On March 2, 1996, about 1330 Alaska standard time, a wheel equipped Piper PA-32-301, N8374T, collided with terrain about 15 miles west of Nome, Alaska. The airplane was being operated as a visual flight rules (VFR) scheduled domestic commuter flight under Title 14 CFR Part 135 when the accident occurred. The airplane, operated as flight number 3321 by Grant Aviation Inc., Emmonak, Alaska, sustained substantial damage. The certificated commercial pilot was not injured. The sole passenger received minor injuries. Visual meteorological conditions prevailed. VFR company flight following procedures were in effect. The flight originated from Teller, Alaska, at 1300.

On March 2, 1996, about 2110, in a telephone interview with the National Transportation Safety Board, Investigator-in-Charge (IIC), the pilot reported that after departure from Teller, he encountered moderate turbulence and followed the coast in a southeastern direction until turning eastbound toward Nome. He climbed to 2,500 feet mean sea level (MSL) to cross an area of low hills located to the west of Nome. The hills varied from 1,000 to 1,500 feet msl. The pilot indicated that there were strong winds from the northeast. As he was crossing the hills, the airplane began losing altitude.

The pilot indicated that he thought the engine was losing power and pushed the throttle, propeller control, and mixture control full forward. The engine did not quit, run rough or sputter. The pilot reported that he activated the engine boost pump but did not pull the alternate air source. The airplane continued to lose altitude and the pilot slowed to about 75 knots before touching down on snow covered terrain. The airplane received damage to the landing gear, fuselage, and wings. The operator submitted a pilot/operator report (NTSB form 6120.1/2) and indicated on the form that the airplane did not experience a mechanical malfunction.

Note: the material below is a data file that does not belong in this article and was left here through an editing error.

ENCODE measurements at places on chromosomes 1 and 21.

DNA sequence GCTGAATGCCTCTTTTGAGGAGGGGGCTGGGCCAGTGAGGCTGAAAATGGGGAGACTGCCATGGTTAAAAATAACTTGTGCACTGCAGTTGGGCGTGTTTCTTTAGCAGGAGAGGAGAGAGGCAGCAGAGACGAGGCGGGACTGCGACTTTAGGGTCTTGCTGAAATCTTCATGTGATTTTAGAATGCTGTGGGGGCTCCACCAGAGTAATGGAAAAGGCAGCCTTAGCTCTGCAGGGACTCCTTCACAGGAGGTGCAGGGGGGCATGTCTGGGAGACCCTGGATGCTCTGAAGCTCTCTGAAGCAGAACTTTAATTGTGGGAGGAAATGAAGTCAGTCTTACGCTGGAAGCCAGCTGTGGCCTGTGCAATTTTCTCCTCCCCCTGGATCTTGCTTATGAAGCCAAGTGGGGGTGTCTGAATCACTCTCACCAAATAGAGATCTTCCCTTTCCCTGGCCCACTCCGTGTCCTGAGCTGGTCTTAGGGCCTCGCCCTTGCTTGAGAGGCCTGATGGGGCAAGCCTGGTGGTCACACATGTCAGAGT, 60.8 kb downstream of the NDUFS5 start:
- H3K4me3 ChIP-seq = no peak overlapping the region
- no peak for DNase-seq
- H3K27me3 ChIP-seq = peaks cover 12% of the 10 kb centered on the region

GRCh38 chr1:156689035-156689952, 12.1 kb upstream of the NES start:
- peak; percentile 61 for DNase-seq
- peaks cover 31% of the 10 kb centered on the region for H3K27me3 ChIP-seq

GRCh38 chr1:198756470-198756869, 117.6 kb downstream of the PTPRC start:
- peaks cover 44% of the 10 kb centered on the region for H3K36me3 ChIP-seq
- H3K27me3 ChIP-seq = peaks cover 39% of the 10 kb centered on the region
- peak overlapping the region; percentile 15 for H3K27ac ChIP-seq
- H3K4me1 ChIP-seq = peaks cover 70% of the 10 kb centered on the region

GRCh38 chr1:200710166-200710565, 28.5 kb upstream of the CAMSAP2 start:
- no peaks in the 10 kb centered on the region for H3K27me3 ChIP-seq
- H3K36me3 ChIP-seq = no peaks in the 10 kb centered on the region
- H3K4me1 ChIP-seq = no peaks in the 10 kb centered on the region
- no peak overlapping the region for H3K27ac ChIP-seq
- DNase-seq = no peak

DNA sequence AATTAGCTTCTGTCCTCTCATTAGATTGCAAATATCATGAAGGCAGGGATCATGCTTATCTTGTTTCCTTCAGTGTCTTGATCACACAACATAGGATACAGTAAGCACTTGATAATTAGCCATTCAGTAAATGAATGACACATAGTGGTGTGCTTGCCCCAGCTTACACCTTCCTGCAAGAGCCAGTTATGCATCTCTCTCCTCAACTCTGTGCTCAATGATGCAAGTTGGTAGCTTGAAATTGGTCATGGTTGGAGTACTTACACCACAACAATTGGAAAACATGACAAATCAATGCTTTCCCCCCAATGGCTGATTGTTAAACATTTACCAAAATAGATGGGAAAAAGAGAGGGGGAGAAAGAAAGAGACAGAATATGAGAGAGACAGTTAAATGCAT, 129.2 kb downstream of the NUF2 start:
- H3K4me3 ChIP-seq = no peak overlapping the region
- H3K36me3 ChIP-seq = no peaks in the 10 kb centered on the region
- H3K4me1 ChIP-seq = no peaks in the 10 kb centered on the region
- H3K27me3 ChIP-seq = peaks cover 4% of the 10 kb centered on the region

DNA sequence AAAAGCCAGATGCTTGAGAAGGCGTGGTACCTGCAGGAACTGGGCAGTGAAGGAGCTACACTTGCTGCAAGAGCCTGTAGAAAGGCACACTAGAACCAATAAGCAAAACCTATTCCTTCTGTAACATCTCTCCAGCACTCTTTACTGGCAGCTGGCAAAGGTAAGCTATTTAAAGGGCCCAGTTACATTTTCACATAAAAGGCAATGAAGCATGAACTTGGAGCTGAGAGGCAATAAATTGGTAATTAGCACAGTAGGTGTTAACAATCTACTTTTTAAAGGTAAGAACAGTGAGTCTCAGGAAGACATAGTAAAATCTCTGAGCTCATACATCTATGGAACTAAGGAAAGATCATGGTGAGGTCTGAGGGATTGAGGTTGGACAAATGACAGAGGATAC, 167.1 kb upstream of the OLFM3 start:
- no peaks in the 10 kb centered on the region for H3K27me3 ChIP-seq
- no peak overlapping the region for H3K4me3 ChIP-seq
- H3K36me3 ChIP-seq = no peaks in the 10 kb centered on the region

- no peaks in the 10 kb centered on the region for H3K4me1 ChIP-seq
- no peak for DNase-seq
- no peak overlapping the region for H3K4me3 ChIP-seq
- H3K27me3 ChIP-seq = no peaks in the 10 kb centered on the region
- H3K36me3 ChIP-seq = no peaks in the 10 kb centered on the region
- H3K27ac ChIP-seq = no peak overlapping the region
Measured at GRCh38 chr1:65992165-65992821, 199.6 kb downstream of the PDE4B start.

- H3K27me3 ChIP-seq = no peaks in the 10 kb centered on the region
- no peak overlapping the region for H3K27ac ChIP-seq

On March 8, 1996, about 0918, in a telephone interview with the passenger, he reported to the IIC that he boarded the airplane in Brevig Mission, Alaska, after missing an earlier flight. The flight proceeded to Teller without incident. After departure from Teller, the flight proceeded west and then south over sea ice. The passenger described the weather as dense, white-out conditions with limited downward visibility. He recalled occasionally seeing sea ice and brush and also observed Sledge Island (8 miles southwest of the accident site). The forward visibility was described as..."dirty, cloudy, whiteness."

The passenger indicated that his first indication that the airplane had crashed was when the airplane suddenly stopped and he sustained a cut on his forehead. He recalled the pilot commenting..."If only he'd been 10 feet higher...we'd have made it and we'd be drinking coffee in Nome now." The pilot and passenger were rescued by search personnel from Nome about 1700.

At 1254, the weather conditions at Nome were reported, in part: Sky conditions and ceiling, measured 1,300 feet broken, 2,900 feet overcast; visibility, 10 miles in light snow; temperature, 32 degrees F; dew point, 29 degrees F; wind, 120 degrees at 12 knots; altimeter, 30.38 inHg.

At 1351, the weather conditions at Nome were reported, in part: Sky conditions and ceiling, measured 1,300 feet broken, 1,800 feet broken, 3,200 feet broken, 4,000 feet overcast; visibility, 10 miles; temperature, 33 degrees F; dew point, 29 degrees F; wind, 110 degrees at 12 knots; altimeter, 30.39 inHg; remarks, snow showers, west through northwest.

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